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The Tesco share price could be undervalued by 50% right now.

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A shopping basket filled with Tesco own-brand goods
Image: Tesco

The Tesco (LSE: TSCO) share price has dropped significantly since the pre-pandemic days. It crashed once in 2020 with the rest of the market and then again earlier this year. Despite this, Tesco remains a very strong business and some analysist believe it could be 50% undervalued.

Does this mean I should add it to my portfolio?

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Tesco is a multinational grocery and retail chain and is the third-largest retailer in the world by gross revenue. Within the UK it is the largest of the ‘big four’ supermarket chains by market cap, with a 10% lead over the nearest competition.

Tesco’s total market cap is $20.94bn and its shares have a price-to-earnings ratio of 3.17. On top of that the company pays a modest dividend of 3.38% each year. These are all very solid fundamentals. Nothing exciting, like Tesla, but I could do far worse.

Tesco has a couple of strong business moats too. It has strong brand recognition and is considered good quality without being expensive. While economic ups and downs may impact revenue across the market, we all need to buy food every week.

So why are Tesco shares so cheap?

Price drops

Tesco shares fell along with the rest of the market in 2020 and then dropped again in February 2021. The second drop was prompted by the sale of Tesco’s business in Thailand and Malaysia. The resulting cash injection was used to pay a special dividend. This was nice for the shareholders, but by not choosing to re-invest that cash, Tesco essentially shrank its own business by $5bn.

That accounts for the recent drops, but why has the share price stayed so low?

I think that it’s because, while demand for groceries remained relatively stable, profits have decreased. In April 2021, Tesco announced revenue growth of 7% over 2020, but a 20% drop in profits. This could be due to a number of factors, like increased transportation costs or loan repayments. It could even be down to cash strapped customers choosing cheaper items with smaller profit margins.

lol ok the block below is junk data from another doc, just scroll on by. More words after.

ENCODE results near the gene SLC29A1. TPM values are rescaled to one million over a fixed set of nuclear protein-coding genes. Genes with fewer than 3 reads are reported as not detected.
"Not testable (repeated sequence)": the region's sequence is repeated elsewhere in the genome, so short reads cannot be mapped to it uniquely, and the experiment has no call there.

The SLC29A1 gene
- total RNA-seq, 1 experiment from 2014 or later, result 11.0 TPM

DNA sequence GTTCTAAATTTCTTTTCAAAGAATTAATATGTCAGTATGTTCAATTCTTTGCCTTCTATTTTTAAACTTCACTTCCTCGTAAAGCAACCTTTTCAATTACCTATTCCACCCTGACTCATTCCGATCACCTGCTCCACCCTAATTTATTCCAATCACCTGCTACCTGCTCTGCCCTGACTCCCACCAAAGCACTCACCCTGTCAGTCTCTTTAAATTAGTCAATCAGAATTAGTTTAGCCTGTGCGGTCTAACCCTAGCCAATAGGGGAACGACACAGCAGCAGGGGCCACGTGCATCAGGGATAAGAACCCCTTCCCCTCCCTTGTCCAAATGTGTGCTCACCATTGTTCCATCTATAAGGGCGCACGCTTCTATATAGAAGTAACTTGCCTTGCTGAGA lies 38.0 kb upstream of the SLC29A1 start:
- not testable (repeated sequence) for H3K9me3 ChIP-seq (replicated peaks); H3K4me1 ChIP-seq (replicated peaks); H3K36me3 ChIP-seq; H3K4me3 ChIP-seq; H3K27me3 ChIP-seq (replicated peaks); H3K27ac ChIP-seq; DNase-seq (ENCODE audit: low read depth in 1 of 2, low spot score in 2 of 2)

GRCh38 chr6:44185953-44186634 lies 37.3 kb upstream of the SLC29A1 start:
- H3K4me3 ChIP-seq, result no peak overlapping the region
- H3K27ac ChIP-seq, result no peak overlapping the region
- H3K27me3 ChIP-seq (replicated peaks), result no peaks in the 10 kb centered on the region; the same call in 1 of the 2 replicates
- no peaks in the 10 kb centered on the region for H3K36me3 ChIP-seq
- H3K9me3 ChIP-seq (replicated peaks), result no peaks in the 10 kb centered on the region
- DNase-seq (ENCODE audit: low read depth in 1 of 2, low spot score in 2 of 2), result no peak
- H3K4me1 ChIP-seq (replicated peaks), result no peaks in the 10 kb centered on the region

Should I buy?

The real question is, of course, which of these factors weighs heaviest in my decision? Do I think the share price will go up or stay down?

The truth is that Tesco’s revenues have been falling since 2012. Those previously mentioned drops are nothing compared to the general downward trajectory of the share price. Tesco shares sold for 609p in 2007 and fell all the way to 305p before Covid. They currently trade for 272p each.

Transport costs are only going to go up because of the price of fuel. This is compounded within the UK by the complications brought on by Brexit. 

But I think I will add it to my portfolio. Tesco remains a solid business that pays its shareholders a reasonable dividend. Even with the recent drops, it has high revenue, and yearly profits in the billions. Tesco has shrunk its business outside of the UK but remains an international player.

As Covid restrictions end, the additional costs it incurred will also fall by the wayside, boosting profitability to pre-pandemic levels.

If it is able to increase its profitability in years to come, then the current share price looks like a steal.

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James Reynolds has no position in any of the shares mentioned. The Motley Fool UK has recommended Tesco. Views expressed on the companies mentioned in this article are those of the writer and therefore may differ from the official recommendations we make in our subscription services such as Share Advisor, Hidden Winners and Pro. Here at The Motley Fool we believe that considering a diverse range of insights makes us better investors.

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